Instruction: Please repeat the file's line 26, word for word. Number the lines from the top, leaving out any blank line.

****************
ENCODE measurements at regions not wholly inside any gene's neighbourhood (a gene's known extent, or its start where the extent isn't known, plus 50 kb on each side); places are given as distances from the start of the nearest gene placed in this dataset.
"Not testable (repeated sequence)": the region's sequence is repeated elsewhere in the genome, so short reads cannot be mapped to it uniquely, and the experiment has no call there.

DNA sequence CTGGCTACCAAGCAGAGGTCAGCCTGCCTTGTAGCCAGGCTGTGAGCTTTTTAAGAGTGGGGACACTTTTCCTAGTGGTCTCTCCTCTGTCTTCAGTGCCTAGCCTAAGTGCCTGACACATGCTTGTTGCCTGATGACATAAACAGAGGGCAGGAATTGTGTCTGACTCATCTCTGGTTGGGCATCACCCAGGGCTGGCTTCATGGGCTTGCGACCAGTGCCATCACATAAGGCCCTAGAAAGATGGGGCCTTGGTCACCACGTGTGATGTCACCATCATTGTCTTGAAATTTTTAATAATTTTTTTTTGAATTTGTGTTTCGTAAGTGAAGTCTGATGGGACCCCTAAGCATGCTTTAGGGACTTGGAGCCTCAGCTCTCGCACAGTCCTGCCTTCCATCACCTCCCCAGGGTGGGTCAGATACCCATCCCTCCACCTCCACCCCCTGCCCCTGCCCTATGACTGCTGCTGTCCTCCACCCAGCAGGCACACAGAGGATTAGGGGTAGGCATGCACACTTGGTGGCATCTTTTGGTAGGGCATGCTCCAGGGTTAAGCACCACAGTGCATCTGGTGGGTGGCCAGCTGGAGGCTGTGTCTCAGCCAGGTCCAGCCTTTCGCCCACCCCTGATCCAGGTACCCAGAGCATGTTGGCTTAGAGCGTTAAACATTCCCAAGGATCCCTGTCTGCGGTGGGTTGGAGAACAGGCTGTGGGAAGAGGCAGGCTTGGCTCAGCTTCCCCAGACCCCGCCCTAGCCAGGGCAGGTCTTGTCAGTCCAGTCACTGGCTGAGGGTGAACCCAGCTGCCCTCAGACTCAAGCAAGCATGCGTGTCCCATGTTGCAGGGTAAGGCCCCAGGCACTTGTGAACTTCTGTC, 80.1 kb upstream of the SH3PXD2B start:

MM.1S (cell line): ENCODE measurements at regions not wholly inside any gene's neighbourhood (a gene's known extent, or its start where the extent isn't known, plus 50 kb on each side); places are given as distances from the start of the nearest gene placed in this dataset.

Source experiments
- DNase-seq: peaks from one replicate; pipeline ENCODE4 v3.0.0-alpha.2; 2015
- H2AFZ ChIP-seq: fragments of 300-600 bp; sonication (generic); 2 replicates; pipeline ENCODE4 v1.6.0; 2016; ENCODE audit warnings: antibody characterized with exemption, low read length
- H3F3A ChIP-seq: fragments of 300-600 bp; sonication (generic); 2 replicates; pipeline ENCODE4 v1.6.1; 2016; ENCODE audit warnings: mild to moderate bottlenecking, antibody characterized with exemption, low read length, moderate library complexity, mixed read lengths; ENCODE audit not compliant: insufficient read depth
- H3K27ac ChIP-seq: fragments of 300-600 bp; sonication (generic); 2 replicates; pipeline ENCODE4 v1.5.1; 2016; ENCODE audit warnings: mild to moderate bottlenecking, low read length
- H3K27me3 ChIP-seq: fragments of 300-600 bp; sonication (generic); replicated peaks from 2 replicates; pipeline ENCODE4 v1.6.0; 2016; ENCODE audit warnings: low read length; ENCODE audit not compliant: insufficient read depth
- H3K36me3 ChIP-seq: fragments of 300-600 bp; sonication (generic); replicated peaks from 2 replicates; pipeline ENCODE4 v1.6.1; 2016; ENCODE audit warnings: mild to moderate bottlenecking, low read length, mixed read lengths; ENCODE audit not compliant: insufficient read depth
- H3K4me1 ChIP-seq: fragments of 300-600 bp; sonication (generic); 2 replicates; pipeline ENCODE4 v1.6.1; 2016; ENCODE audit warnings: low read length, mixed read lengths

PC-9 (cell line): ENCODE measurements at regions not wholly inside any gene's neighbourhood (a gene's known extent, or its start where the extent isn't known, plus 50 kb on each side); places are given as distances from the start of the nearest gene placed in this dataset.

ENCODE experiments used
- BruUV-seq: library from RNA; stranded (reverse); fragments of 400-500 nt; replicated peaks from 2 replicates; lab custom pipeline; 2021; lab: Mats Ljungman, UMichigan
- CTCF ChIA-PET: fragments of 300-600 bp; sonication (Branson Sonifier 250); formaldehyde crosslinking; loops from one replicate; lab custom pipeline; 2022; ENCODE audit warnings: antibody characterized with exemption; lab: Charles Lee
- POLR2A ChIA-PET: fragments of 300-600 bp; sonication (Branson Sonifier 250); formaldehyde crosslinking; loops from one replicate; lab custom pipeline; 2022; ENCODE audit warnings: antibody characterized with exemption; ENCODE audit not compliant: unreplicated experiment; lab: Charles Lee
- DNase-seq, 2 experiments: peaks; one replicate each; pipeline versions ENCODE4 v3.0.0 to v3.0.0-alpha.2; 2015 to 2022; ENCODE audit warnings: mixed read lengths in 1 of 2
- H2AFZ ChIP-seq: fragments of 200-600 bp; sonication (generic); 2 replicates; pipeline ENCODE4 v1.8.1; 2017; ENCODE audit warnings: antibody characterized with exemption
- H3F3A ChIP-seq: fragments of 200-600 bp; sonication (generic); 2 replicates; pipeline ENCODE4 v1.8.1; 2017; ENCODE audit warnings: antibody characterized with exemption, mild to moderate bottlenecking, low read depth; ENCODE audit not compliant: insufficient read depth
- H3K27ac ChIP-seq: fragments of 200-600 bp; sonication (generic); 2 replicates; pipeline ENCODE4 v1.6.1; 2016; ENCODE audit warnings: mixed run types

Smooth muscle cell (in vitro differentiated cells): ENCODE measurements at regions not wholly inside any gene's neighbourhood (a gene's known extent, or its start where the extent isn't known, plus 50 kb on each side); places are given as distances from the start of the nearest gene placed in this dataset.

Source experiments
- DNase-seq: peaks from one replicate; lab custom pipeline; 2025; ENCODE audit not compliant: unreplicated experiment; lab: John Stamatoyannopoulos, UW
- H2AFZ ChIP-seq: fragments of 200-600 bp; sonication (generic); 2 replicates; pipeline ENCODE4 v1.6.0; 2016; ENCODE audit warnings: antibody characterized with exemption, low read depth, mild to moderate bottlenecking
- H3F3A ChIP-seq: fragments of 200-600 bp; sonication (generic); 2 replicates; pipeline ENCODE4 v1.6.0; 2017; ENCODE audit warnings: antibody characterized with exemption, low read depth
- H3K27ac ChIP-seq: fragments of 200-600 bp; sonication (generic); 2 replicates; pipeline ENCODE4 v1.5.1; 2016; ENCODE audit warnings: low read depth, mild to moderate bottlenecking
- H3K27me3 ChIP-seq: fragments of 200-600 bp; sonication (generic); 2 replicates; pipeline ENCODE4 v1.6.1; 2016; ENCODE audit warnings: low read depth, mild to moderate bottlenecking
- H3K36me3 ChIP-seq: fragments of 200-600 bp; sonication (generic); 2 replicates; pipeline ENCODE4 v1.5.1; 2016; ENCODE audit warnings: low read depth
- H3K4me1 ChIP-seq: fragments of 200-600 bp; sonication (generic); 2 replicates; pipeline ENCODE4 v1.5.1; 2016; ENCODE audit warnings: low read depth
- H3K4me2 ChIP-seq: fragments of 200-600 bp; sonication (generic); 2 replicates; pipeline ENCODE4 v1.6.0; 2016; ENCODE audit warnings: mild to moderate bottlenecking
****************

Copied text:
- H3F3A ChIP-seq: fragments of 200-600 bp; sonication (generic); 2 replicates; pipeline ENCODE4 v1.6.0; 2017; ENCODE audit warnings: antibody characterized with exemption, low read depth